She was dreadfully worried as her daughter had a temperature and seemed more sleepy than usual.
Again, it was a long phone conversation that ended in me saying: ‘You’d better come in and see me, just to be sure.’
By the time they arrived, the child had perked up, and I decided things weren’t too worrying.
We made an appointment with their specialist, for the next week, and I told her to call if anything changed.
Again, if she’d just been able to book in to see me in the first place, it would have saved us all time – and her, no doubt, some worry.
Oh, and there’s also the shambles that’s the online consultation system. This allows patients to fill in forms, via a website, detailing their symptoms and asking questions.
A doctor at the practice then has to take time out of the day to read these, and respond. Very often, you guessed it, they simply book the patient a phone appointment.
It means some patients spend 20 minutes or more filling out a form, and then a GP spends 20 minutes reading it, and another GP spends 15 minutes on the phone with them, only to tell them to come in, for another 15-minute face-to-face appointment.
All this could be dealt with in one simple in-person consultation. What a huge waste of time.
Given all this, it surprises me that I’m something of a lone voice in criticising the current system.
Whenever this is discussed on social media and in the press, my GP colleagues get incredibly defensive about how hard they are working.
But I don’t feel that people are accusing me of not working hard. It’s the way we work that needs to change, for all our sakes.
As an aside, I think the current threats of industrial action from some GPs over the Government drive to up the numbers of in-person consultations are ridiculous.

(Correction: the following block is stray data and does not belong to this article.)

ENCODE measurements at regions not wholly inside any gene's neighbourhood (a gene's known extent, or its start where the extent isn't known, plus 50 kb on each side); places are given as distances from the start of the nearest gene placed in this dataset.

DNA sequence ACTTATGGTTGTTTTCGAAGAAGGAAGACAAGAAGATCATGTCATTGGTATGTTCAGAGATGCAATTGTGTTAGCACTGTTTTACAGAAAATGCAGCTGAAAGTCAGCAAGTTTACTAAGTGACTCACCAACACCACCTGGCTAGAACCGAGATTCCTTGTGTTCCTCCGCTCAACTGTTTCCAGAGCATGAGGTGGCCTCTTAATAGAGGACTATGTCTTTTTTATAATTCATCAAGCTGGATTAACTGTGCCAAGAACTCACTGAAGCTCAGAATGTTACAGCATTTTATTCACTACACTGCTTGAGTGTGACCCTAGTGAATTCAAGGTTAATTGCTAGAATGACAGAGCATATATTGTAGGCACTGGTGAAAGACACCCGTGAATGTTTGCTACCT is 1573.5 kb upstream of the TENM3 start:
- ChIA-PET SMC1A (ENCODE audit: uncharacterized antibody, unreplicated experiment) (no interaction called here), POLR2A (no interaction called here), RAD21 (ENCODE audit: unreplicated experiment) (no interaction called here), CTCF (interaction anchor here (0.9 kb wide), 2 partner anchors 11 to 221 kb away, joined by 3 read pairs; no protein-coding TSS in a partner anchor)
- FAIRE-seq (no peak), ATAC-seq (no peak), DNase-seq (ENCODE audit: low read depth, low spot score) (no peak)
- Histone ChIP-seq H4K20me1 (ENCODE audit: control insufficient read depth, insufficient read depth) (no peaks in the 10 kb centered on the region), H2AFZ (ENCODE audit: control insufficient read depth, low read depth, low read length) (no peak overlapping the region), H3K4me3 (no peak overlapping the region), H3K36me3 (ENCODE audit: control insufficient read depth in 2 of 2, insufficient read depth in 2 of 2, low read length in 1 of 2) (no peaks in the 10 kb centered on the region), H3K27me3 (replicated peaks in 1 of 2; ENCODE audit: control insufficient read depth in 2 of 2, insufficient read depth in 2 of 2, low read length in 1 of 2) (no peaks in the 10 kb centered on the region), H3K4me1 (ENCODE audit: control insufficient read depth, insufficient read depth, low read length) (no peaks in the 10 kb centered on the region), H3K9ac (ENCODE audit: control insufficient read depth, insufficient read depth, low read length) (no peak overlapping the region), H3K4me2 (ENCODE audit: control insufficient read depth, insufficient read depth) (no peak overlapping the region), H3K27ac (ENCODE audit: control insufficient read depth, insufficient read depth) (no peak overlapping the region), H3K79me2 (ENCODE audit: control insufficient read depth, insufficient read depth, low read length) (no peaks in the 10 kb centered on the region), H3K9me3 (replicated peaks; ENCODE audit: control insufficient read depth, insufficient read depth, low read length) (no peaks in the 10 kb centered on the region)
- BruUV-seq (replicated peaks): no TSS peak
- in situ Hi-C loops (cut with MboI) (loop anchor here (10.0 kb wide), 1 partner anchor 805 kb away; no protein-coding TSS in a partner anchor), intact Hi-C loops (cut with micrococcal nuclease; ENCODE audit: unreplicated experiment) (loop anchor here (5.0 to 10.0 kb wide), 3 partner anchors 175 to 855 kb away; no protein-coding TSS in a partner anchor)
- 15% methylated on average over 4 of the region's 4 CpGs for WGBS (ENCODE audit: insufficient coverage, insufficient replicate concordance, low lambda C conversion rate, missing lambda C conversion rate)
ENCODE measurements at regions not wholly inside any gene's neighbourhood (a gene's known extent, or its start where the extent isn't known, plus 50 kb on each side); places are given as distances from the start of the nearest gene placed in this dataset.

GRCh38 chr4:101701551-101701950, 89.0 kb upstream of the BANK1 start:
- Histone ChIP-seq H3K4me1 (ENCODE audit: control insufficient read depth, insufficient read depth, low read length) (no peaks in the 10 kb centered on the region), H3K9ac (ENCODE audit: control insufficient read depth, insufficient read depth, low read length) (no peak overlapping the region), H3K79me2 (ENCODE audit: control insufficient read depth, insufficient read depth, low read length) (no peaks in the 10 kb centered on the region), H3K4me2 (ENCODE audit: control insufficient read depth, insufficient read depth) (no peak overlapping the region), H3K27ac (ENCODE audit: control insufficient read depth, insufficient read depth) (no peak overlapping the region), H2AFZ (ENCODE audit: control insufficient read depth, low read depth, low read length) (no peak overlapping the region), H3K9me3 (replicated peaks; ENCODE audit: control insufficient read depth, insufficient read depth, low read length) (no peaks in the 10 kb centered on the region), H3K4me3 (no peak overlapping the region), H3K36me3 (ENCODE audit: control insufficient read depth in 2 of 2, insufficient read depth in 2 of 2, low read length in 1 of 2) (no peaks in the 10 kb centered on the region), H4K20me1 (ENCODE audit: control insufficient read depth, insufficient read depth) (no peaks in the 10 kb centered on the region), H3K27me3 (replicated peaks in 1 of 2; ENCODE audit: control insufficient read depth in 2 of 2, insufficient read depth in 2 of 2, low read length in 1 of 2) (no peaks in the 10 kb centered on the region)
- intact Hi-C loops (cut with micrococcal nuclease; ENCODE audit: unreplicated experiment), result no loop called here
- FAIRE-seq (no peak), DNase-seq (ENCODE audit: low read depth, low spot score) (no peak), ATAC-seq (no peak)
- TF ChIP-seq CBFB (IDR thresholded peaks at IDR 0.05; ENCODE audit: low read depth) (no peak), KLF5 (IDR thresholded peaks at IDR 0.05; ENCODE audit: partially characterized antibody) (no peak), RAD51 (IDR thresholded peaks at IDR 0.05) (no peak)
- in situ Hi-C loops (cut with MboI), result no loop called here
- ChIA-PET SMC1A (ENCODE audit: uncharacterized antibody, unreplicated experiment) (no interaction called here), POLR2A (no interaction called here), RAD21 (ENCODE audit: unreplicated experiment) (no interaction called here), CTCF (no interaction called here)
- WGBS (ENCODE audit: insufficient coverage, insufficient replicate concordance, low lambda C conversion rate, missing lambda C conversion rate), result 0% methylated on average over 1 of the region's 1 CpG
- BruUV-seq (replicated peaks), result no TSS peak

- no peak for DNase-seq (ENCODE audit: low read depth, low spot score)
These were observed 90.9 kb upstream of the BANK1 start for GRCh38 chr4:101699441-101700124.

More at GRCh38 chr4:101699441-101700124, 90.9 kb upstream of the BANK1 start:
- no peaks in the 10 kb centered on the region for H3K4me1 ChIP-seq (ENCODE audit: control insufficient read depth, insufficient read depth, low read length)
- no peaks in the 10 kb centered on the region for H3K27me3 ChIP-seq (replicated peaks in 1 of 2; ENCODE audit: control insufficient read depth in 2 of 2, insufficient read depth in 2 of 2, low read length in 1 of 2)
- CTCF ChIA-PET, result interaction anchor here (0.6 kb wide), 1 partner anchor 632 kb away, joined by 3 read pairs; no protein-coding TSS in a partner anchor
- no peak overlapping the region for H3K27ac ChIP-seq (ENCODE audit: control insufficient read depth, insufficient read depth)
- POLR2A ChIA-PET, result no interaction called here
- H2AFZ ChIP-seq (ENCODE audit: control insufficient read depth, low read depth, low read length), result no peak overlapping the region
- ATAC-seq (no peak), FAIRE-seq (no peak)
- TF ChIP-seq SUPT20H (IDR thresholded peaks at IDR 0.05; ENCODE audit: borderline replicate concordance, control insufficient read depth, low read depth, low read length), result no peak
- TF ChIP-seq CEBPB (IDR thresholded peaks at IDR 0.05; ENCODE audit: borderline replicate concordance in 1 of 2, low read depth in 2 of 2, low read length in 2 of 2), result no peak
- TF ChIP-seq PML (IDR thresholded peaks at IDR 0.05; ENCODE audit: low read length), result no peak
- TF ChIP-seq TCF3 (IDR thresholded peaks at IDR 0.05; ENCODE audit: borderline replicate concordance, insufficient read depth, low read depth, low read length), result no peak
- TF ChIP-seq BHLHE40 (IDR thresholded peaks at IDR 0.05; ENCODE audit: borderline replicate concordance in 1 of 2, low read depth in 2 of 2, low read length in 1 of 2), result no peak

For a start, we’re self-employed business owners. We can’t strike.
But I think also, to some extent, there is a fear among some GPs about going back to a primarily in-person service.
And I understand this. When Covid hit, we were out on a limb, given no guidance, and none of the PPE or equipment that hospital doctors were.
We are working in poorly ventilated Victorian buildings, and had some very vulnerable patients to protect.
Staff were dropping like flies. My own practice had to close for a few weeks back in April because every GP and nurse had Covid. Some got quite sick. It was frightening.
The best (and worst) areas for seeing a doctor at a GP appointment in England
Pulling up the drawbridge was the only way to protect staff and patients. But things are different now.
We’re all triple-jabbed, and much better at taking precautions around Covid.
The risk, although still there, just isn’t the same.
There are those who say simply switching back to the old system, where patients could call or email and book a face-to-face appointment in the first instance, would cause a total meltdown in the service, but I disagree.
The speed at which this could happen will vary from practice to practice.
Perhaps specific, more in-need patient groups – such as those over the age of 65, parents of young children, or those with chronic illnesses – could be offered the option of self-booking face-to-face appointments first.
And some element of phone services should remain – my younger patients like calling, or having video consultations, because it means they don’t need to take time off work. But our offering has to consider all patient types.
Online forms should be ditched for anything but the most perfunctory tasks, such as providing sick notes and booking annual routine hospital referrals.
I truly believe a longer-term plan to move GPs away from telephone first could make life more bearable for doctors and more importantly provide a service that works for patients.
I mentioned the workforce crisis earlier, with a lack of GPs making things worse. We need to attract more medical students into the speciality – as so many GPs plan to retire the moment they can.
And will there be anyone to replace them?
A medical student sat with me during a telephone clinic a few months ago. The look on her face said it all. Bored.
General Practice wasn’t going to be the speciality for her. Not like this, anyway.